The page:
In the last installment of Articles on Wealth Management Topics, we discussed academic research on different ways to estimate the magnitude of future stock market returns in an article entitled "Mean Reversion in Financial Markets: The Case for a Contrarian Approach to Investing". As a refresher, the worst of the ways studied was to extrapolate future returns from past returns.
Nearly as ineffective is to base estimates of future returns on surveys of individual and institutional investors. If anything, researchers have found a negative relationship between investor sentiment and future stock market returns. That is, investors as a group becoming more optimistic about the stock market is likely to be predictive of poor returns going forward. This finding is of course another argument in favor of a contrarian approach to discretionary investment management.
It's interesting then that the percentage of American Association of Individual Investors members describing themselves as bullish hit a 3 1/2-year low just a week ago. And money market mutual funds, a traditional safe haven for nervous individual and institutional investors, have attracted more assets in the last 6 months than in any such period since the second half of 2008, when it seemed the financial world was coming to an end. If mutual fund flows are another barometer of investor sentiment, contrarians would argue that this too bodes reasonably well for future stock market returns. As a crusty old bond trader confided to me while a young Wall St. intern more than 30 years ago, "The markets move in the direction that [inconveniences - my word, not his] the most people".
But academic research on estimating future investment returns isn't merely an academic exercise. An estimate of future portfolio returns is a key input into any retirement or education funding projection. Our approach to arriving at an estimate of future returns for use in these projections is ... not to. That is to say that we instead advocate using a range of estimates, rather than an estimate, to stress-test the ability of a portfolio to fund future cash flow needs. This is a particularly important approach in the current market environment, one in which we should expect future portfolio returns to be fairly muted as a by-product of full valuations.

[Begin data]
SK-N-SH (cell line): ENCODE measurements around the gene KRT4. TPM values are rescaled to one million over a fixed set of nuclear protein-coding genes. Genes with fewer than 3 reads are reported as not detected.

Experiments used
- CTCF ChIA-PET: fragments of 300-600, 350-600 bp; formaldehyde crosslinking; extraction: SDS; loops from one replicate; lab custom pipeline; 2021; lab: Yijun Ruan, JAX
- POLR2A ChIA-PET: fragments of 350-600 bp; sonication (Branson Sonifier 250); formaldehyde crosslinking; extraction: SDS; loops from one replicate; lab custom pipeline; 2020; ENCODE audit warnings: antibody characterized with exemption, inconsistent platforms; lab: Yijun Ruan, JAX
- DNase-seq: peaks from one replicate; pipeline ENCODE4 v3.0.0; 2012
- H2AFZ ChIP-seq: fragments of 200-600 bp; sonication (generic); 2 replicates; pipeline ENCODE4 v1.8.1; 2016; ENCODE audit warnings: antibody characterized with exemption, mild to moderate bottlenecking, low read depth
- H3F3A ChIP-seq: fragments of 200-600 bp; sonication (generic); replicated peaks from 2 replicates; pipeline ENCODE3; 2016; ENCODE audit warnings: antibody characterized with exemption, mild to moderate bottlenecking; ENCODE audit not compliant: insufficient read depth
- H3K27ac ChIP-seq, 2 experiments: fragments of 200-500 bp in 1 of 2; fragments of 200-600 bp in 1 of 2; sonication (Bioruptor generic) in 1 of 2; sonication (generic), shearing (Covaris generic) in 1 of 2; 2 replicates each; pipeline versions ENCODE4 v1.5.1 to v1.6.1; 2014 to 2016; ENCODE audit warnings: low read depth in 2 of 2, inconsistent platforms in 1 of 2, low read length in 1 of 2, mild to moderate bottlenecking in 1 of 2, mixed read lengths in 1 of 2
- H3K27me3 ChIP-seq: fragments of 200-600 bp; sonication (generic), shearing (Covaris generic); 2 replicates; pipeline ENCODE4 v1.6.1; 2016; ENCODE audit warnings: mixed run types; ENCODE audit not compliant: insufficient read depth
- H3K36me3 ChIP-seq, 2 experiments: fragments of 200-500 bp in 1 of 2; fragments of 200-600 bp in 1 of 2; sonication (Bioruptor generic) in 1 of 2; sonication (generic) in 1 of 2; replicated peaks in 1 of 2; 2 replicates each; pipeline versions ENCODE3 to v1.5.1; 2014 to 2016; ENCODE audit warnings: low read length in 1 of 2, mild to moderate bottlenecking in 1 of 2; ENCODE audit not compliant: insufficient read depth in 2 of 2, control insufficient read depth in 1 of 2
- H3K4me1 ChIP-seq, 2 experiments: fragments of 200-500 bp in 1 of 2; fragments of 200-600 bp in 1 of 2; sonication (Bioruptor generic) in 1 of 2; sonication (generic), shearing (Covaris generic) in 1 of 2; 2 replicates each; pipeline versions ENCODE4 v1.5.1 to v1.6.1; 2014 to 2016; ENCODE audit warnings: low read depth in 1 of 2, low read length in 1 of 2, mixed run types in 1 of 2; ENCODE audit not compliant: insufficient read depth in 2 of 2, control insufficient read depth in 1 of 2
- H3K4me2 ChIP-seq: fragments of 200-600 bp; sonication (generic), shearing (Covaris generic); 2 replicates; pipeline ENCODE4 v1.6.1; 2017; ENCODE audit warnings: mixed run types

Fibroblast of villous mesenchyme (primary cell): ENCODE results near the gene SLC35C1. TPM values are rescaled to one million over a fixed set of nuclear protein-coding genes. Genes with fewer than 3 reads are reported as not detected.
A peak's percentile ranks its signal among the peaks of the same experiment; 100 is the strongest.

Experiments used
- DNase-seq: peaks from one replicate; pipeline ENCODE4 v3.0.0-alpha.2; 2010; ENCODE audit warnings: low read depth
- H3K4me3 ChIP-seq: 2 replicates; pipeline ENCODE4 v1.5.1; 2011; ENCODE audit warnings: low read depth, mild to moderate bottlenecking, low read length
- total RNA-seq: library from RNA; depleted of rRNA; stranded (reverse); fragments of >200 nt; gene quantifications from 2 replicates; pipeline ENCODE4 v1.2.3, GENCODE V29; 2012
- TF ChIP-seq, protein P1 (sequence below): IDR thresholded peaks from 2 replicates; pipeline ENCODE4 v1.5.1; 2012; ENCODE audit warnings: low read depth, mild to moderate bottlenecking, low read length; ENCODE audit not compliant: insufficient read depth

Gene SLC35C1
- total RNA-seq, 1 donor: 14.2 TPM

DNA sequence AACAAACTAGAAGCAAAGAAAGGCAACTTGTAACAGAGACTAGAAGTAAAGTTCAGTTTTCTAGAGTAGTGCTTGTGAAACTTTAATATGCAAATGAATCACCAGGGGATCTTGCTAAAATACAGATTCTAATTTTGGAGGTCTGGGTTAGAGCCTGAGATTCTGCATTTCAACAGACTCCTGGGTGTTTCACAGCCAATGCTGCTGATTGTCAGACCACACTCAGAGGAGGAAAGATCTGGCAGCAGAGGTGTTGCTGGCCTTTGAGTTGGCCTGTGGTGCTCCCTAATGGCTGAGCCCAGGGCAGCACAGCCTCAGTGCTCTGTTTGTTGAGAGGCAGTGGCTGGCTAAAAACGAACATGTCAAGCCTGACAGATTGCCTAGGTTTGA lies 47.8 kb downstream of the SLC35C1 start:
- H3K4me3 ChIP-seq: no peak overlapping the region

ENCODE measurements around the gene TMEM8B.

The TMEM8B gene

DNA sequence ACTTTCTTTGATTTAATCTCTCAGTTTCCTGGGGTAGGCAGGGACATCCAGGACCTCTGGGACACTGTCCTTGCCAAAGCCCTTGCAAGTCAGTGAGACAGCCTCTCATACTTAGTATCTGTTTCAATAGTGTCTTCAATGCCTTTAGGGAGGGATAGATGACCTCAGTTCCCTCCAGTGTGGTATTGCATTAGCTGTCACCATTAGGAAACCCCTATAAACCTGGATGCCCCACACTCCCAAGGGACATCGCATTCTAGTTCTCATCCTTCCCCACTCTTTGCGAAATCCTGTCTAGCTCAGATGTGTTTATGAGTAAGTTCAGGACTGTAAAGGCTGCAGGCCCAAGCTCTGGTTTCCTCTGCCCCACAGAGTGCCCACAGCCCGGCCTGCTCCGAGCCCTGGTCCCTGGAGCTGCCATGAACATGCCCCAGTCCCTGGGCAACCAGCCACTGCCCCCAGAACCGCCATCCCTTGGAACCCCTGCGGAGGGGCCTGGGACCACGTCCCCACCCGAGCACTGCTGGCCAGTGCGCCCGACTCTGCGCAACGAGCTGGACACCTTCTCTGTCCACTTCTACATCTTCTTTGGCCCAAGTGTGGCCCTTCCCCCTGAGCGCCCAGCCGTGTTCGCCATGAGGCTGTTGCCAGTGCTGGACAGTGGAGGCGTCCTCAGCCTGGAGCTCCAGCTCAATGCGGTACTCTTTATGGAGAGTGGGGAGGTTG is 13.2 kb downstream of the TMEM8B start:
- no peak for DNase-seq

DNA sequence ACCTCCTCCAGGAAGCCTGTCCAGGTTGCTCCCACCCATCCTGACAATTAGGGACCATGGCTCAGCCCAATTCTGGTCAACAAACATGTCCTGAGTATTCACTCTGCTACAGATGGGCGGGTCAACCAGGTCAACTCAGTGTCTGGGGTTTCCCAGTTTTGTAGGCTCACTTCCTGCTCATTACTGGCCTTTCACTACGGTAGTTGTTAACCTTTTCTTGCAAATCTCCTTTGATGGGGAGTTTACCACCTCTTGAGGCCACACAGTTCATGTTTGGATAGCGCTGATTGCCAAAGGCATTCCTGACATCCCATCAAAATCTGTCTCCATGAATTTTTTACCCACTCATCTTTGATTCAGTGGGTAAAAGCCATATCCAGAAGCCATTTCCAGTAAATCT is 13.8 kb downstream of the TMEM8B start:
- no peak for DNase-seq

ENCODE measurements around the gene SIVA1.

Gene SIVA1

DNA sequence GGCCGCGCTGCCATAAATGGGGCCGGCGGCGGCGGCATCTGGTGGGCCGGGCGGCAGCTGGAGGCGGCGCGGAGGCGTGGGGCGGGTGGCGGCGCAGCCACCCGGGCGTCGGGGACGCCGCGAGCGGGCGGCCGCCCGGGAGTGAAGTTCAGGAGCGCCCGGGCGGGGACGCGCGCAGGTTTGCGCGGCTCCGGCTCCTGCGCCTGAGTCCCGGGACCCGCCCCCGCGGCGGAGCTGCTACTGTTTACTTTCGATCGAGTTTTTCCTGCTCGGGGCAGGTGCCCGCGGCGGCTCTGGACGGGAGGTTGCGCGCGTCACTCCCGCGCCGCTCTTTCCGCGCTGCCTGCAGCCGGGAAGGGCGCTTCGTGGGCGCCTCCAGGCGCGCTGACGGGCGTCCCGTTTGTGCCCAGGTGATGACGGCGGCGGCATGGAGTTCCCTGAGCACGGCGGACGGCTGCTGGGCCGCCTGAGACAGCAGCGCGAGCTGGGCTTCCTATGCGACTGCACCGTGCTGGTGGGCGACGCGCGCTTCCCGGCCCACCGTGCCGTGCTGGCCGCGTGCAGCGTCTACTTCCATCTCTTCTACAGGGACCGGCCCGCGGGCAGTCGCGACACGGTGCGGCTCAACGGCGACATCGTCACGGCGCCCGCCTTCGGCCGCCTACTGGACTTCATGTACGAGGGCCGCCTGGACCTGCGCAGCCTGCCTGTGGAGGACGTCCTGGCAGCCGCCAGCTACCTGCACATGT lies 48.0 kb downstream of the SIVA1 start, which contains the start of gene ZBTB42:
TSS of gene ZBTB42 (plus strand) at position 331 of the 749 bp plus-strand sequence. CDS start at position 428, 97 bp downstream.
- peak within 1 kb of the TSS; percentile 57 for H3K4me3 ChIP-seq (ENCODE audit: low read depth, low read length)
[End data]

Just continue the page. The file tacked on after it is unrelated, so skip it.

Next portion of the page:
And it's not just the magnitude of future portfolio returns that are relevant to a retiree's financial success. The order in which a retiree experiences various returns also has an impact. So-called "sequence-of-return" risk refers to the fact that recent retirees are particularly vulnerable to bear markets.
Think of those unfortunates who retired in 2007 and 2008 and who were forced to sell investment holdings at very depressed levels shortly thereafter to fund their living expenses. That outsized portion of their retirement nest egg then wasn't around to benefit from the ensuing rebound. For this reason, financial planning projections also need to be stress-tested for adverse sequences of portfolio returns.
Beyond portfolio returns, assumptions underlying retirement projections must be dynamic and revisited through time as unknowns become known. Retirement can be a moving target. A recent TIAA Transition to Retirement Survey polled 1,000 working Americans (ages 55-68) who expect to retire within the next five years. The survey revealed that many respondents have had to change their plans. Only about one-third (37%) plan to retire at the same age as they planned 10 years ago. An equal number (37%) say they now plan to retire later, and almost one-quarter (24%) plan to retire earlier than originally planned. That's why successful financial planning is an ongoing process, not a one-time event.
About the Author
Paul Winter, MBA, CFA, CFP® is a Fee-Only financial advisor and fiduciary in Salt Lake City, UT. His independent wealth management firm, Five Seasons Financial Planning, provides professional portfolio management and objective financial planning services to individuals and families, and to their related entities including trusts, estates, charitable organizations, and small businesses.